1. Register NOW and become part of this fantastic knowledge base forum! This message will go away once you have registered.

Edirol UA-25, recording el. gtr

Discussion in 'Pro Audio Equipment' started by Pilu Skifte Grønvold, Oct 31, 2014.

  1. Pilu Skifte Grønvold

    Pilu Skifte Grønvold Active Member

    Sorry if this is the wrong forum.

    Need some input regarding recording electric guitar with Edirol UA-25 sound card.

    I'm recording an album with my band, but our studio is moving location and will not be able to record us for some time. We are on a tight schedule. We are considering that I should record electric guitar parts at home, I have an Edirol UA-25 soundcard, but I'm not sure if it the sound will be in a professional level. What are your thoughts? would very much like to record this weekend.

    http://www.roland.com/products/en/UA-25/
     
  2. DonnyThompson

    DonnyThompson Distinguished Member

    Well, yeah, it'll do the job. As to the quality, it is what it is... a lower budget pre - I/O. I suppose it's all relative to what you consider "professional level" to be.

    Personally speaking, I wouldn't consider it to be "professional" grade.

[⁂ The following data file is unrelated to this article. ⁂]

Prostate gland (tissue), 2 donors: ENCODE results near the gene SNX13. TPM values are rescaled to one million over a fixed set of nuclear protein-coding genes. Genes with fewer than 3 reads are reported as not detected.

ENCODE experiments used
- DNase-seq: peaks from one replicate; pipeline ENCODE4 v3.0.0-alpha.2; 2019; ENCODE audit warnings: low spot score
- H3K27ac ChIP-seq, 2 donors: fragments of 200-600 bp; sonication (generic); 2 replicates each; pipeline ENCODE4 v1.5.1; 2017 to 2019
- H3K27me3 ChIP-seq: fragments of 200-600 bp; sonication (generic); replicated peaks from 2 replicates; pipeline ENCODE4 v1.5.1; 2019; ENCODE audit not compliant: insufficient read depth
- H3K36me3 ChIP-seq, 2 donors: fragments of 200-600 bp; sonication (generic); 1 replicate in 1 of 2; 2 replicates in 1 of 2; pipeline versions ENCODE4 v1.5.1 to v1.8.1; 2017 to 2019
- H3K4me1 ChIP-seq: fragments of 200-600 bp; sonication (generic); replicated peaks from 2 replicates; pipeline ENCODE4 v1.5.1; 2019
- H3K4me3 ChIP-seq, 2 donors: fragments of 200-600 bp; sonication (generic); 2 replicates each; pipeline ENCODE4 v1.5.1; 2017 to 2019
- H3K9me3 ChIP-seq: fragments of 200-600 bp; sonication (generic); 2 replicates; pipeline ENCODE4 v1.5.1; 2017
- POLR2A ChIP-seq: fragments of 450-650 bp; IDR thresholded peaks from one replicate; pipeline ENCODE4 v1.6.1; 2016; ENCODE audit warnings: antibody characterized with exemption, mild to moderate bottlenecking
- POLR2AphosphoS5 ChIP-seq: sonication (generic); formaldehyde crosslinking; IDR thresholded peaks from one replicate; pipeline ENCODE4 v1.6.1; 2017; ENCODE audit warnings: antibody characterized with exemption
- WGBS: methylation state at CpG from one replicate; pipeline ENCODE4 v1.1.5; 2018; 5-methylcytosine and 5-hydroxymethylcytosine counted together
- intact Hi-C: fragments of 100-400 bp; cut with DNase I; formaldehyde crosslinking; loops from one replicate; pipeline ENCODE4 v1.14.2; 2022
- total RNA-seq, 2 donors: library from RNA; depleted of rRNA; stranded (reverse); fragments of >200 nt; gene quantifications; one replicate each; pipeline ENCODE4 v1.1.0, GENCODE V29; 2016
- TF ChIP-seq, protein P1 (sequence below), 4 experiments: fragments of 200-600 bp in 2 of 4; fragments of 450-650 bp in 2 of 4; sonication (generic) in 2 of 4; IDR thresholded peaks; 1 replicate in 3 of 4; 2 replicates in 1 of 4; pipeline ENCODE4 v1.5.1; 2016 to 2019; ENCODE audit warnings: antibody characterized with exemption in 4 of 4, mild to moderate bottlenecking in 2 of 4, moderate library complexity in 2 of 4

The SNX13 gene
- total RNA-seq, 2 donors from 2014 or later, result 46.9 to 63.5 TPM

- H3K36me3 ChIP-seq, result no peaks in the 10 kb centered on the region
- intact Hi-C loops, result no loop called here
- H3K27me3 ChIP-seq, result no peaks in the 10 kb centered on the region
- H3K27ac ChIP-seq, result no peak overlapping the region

That doesn't mean that you can't use it.

    You didn't mention if you were going to record using the Roland I/O as a DI, and then use a guitar amp sim to process the signal, or if you were going to set up an actual amp and mic it.

    What I wouldn't do is use the built-in limiter function. Set your levels for a nice, clean, healthy signal - without clipping - input into your DAW tracks at around -15db to -12 db RMS, with peaks around -8 to -6db, and if you determine that it requires gain reduction, then add this during the mix. Once you record with GR, ( or any processing for that matter) it's there for good. You can't put the toothpaste back into the tube.

    Good luck.
     
  3. pcrecord

    pcrecord Don't you want the best recording like I do ? Well-Known Member

    Professional sound quality is much more than what audio interface I use.
    Of course, the preamps and converters of the Edirol aren't consider professional level.
    But you also need to consider the room, choice of instrument, choice of cab and settings, the mic choice(s) and placement and the monitoring to hear if you are on the right path.

    You need to decide what professional level meens to you.

    I had many customers that came to me to record some tracks and went home to finish their projects and most had average results.
    Every step counts to get it right!

    You can compromise for saving money or time, but it will still be a compromise.
    In the end you have to decide how much the quality is important to you and your band.

    If it's a demo to get gigs in bars, I would go ahead without hesitation.
    If it is for internationnal sells.... well, you get the point. ;)
     
  4. Pilu Skifte Grønvold

    Pilu Skifte Grønvold Active Member

    Thanks for both answers. Very informative! appreciated.

    A bit more info: I will be recording with a Gibson ES-137 and a Stratocaster Am. Std. Pedal-wise I will be limiting to only overdrive effect, the rest of the effects will be done in the mixing process by our producer. No mic/amp setup, recording direct input.